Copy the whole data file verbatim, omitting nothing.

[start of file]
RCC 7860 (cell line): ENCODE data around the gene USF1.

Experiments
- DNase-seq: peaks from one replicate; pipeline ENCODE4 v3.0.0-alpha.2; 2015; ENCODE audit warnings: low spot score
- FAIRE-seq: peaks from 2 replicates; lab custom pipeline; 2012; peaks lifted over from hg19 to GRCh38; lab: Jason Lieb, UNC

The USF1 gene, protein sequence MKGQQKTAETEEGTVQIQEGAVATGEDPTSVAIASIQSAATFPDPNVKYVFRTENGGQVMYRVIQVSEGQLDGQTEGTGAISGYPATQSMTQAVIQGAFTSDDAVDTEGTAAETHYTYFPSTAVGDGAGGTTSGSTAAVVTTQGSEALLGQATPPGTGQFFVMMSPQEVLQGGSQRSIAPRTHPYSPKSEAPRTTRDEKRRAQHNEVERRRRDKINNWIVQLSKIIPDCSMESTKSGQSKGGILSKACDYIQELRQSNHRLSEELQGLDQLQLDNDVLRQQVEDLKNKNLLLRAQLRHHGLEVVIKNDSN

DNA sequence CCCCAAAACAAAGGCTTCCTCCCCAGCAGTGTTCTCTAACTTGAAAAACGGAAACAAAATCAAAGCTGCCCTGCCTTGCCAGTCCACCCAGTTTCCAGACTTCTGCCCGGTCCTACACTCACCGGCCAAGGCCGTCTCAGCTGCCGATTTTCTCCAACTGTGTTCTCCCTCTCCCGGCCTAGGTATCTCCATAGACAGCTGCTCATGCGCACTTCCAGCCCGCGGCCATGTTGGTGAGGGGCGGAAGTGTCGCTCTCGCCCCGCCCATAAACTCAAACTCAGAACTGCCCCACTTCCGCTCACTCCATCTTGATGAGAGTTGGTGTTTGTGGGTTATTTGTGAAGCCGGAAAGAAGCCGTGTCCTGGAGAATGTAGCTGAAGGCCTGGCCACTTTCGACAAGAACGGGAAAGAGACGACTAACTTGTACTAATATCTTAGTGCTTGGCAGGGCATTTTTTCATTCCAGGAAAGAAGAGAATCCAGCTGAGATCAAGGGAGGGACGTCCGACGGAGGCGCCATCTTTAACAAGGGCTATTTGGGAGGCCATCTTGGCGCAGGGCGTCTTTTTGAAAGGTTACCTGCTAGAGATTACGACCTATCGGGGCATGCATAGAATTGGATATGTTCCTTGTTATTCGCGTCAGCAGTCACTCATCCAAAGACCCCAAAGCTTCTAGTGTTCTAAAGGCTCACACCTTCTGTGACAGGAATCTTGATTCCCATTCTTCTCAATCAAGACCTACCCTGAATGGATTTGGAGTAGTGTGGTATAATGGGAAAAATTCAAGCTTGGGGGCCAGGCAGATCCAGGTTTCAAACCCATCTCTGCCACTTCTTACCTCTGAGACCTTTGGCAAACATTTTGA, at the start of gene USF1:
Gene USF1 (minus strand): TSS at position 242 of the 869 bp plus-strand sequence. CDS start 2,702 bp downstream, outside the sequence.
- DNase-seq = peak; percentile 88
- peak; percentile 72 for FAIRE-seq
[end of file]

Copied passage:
RCC 7860 (cell line): ENCODE data around the gene USF1.

Experiments
- DNase-seq: peaks from one replicate; pipeline ENCODE4 v3.0.0-alpha.2; 2015; ENCODE audit warnings: low spot score
- FAIRE-seq: peaks from 2 replicates; lab custom pipeline; 2012; peaks lifted over from hg19 to GRCh38; lab: Jason Lieb, UNC

The USF1 gene, protein sequence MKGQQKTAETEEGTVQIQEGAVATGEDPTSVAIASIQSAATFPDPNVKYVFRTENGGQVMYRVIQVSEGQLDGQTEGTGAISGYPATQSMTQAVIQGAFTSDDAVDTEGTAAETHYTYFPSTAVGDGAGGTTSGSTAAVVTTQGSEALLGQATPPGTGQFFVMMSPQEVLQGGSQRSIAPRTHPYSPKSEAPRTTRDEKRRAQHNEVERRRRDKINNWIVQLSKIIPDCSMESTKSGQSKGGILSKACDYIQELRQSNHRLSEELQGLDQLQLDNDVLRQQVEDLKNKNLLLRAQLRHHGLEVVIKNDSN

DNA sequence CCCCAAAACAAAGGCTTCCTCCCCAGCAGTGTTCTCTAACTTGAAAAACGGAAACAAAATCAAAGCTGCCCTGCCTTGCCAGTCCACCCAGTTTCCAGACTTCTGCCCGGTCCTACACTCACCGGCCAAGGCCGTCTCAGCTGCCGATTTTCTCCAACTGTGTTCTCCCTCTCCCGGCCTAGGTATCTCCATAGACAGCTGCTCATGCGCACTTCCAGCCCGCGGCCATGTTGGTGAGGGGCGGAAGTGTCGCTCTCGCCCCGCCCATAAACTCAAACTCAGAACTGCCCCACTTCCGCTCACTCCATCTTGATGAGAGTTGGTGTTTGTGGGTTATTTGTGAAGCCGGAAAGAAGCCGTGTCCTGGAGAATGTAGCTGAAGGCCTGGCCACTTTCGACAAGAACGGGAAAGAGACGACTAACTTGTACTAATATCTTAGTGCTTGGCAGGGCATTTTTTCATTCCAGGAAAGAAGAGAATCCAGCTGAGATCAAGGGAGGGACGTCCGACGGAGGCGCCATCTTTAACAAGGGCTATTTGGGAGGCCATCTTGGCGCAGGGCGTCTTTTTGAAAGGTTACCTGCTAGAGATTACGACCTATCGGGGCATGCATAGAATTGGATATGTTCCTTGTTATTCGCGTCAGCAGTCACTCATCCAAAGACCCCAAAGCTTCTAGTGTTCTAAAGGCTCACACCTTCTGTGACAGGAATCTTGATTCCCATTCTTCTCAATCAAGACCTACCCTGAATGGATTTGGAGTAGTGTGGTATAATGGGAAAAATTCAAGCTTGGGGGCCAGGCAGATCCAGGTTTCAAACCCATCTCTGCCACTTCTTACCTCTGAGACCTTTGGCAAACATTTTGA, at the start of gene USF1:
Gene USF1 (minus strand): TSS at position 242 of the 869 bp plus-strand sequence. CDS start 2,702 bp downstream, outside the sequence.
- DNase-seq = peak; percentile 88
- peak; percentile 72 for FAIRE-seq